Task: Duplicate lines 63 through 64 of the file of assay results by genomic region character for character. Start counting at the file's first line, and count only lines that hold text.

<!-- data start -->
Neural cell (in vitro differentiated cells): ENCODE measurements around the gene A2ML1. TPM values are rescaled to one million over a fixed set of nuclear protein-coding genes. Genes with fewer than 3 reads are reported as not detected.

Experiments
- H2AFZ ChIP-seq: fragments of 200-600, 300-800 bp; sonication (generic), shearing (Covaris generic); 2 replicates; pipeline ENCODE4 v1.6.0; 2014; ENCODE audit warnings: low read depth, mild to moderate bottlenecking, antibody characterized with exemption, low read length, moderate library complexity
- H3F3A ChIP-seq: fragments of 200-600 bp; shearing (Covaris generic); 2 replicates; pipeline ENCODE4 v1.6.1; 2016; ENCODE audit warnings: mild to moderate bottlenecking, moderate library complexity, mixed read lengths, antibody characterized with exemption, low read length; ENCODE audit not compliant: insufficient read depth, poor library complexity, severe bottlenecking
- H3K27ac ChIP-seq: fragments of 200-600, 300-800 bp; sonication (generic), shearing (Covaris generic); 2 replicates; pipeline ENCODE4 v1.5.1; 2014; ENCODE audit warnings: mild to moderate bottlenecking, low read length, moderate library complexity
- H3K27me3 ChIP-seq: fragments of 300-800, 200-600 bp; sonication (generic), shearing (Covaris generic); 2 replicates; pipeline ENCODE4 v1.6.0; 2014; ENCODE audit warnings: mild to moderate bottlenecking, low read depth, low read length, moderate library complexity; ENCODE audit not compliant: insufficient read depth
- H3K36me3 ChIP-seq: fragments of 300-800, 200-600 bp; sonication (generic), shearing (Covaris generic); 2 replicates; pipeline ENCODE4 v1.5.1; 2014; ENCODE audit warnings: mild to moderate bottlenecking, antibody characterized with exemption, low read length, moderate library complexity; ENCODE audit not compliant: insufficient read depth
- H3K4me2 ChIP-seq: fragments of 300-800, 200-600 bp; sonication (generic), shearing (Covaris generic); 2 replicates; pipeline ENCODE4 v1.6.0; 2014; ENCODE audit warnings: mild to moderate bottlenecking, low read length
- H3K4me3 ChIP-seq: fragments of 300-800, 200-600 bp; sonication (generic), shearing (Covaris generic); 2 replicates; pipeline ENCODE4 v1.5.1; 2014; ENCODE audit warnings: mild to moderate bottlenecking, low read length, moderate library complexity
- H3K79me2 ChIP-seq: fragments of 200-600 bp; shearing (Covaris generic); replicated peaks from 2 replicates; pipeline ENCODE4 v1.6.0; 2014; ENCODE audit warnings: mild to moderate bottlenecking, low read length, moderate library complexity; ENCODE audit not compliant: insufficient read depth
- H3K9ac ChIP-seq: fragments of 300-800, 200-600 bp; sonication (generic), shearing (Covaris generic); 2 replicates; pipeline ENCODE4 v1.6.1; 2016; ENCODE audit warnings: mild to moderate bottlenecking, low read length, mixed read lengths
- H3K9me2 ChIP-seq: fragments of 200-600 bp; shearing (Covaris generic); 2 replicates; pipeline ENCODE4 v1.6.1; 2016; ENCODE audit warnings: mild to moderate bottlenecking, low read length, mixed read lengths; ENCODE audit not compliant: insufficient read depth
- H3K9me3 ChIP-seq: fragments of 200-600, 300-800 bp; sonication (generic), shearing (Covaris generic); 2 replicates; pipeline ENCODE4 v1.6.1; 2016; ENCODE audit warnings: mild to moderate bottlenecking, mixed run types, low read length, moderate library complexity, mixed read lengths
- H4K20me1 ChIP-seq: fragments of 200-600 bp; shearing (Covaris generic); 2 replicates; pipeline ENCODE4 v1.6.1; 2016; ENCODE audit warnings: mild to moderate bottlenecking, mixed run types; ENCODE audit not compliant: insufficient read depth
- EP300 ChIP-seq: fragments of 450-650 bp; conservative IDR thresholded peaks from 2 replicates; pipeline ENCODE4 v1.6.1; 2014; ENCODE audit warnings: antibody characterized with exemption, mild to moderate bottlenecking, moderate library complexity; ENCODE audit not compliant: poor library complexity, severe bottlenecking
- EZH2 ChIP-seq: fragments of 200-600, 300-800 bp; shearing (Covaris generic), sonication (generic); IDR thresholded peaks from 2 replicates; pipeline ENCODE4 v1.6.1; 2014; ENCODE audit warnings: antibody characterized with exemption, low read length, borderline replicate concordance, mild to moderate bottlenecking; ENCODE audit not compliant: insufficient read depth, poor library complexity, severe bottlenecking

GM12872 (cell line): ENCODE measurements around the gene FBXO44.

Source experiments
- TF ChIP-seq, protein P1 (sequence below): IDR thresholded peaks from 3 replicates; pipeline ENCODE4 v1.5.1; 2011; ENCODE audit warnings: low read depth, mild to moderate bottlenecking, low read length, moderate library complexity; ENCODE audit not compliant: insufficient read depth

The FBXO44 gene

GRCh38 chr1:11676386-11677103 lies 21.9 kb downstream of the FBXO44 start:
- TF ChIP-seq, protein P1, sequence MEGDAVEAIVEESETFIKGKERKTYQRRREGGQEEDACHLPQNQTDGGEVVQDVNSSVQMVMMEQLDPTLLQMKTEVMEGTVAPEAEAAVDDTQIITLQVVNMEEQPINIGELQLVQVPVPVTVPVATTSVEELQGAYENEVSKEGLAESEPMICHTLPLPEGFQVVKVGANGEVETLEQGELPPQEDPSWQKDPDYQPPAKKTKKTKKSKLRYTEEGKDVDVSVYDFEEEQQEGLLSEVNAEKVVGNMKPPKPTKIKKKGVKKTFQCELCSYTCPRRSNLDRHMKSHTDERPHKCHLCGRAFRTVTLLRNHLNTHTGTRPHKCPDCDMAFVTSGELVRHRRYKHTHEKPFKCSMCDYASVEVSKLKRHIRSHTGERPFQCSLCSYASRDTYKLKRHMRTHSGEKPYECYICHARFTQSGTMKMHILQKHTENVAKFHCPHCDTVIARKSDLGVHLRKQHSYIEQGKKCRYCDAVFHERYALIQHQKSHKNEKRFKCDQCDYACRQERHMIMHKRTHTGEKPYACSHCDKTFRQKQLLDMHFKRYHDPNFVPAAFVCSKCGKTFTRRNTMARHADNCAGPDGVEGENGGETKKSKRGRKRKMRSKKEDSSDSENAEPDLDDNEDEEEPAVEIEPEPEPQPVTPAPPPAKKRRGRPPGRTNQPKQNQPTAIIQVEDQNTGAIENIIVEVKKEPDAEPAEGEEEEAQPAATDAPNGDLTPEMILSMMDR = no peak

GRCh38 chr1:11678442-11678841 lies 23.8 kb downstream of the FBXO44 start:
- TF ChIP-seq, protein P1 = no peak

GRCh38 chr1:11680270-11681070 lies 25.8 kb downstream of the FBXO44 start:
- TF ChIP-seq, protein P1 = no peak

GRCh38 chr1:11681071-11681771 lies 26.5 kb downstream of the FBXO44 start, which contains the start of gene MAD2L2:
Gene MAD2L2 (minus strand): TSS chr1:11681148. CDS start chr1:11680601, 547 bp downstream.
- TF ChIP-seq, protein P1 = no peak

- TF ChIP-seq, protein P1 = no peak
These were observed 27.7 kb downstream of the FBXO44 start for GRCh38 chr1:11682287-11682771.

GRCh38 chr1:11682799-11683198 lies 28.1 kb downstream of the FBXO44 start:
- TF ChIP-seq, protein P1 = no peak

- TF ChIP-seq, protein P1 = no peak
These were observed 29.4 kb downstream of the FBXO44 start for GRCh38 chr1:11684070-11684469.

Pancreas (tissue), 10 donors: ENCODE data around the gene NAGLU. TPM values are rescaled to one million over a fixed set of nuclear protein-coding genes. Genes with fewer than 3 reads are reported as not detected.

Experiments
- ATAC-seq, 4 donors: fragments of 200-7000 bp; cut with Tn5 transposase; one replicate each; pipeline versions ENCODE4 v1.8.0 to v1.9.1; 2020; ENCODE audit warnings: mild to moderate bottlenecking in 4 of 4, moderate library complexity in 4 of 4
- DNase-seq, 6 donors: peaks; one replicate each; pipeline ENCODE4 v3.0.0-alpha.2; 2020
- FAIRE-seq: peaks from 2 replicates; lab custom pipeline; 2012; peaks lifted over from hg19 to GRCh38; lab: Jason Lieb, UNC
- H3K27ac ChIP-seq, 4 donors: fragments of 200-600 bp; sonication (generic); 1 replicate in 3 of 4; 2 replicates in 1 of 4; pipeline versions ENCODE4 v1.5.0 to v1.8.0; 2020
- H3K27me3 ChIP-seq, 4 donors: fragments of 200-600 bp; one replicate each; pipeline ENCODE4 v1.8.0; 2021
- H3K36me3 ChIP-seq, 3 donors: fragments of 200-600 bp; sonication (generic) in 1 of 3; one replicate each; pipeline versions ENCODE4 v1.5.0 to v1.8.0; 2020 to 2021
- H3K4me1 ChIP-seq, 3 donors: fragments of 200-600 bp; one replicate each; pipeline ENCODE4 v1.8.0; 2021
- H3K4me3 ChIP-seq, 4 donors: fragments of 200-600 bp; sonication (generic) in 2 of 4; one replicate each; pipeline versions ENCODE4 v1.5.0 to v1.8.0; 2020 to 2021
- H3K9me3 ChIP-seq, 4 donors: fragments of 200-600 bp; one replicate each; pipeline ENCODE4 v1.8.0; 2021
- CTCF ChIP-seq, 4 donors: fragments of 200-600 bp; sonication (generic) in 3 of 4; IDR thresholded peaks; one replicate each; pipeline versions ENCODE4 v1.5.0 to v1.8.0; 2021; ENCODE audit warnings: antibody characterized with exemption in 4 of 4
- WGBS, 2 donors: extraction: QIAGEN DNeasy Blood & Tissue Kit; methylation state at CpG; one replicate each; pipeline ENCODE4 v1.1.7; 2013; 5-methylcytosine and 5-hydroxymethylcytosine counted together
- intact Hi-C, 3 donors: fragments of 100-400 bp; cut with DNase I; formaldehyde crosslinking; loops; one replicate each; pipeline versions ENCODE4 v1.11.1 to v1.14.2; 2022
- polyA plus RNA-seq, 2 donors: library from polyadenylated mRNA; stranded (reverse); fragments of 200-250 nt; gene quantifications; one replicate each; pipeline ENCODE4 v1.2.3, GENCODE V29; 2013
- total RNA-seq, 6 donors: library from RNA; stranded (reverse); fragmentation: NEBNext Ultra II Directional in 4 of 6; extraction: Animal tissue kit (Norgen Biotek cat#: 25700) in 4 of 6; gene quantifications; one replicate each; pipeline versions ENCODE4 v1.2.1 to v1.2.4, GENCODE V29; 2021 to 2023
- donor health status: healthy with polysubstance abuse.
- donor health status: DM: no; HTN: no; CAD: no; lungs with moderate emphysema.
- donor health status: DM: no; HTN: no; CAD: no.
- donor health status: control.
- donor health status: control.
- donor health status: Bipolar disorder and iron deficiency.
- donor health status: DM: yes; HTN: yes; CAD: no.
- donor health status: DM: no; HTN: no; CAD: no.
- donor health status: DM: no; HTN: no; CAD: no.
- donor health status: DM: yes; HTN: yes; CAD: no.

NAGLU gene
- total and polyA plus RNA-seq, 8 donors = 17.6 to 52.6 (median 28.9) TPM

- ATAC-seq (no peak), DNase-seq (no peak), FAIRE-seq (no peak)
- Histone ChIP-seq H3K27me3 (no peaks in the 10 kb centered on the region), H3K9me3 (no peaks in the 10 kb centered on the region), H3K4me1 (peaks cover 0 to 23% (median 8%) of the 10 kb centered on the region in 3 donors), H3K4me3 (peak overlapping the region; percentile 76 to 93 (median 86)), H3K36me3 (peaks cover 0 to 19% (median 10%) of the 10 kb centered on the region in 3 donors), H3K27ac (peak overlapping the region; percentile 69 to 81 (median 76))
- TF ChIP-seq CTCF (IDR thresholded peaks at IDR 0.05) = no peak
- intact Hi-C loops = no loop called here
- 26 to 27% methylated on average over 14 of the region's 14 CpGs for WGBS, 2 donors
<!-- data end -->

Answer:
- total and polyA plus RNA-seq, 8 donors = 17.6 to 52.6 (median 28.9) TPM

- ATAC-seq (no peak), DNase-seq (no peak), FAIRE-seq (no peak)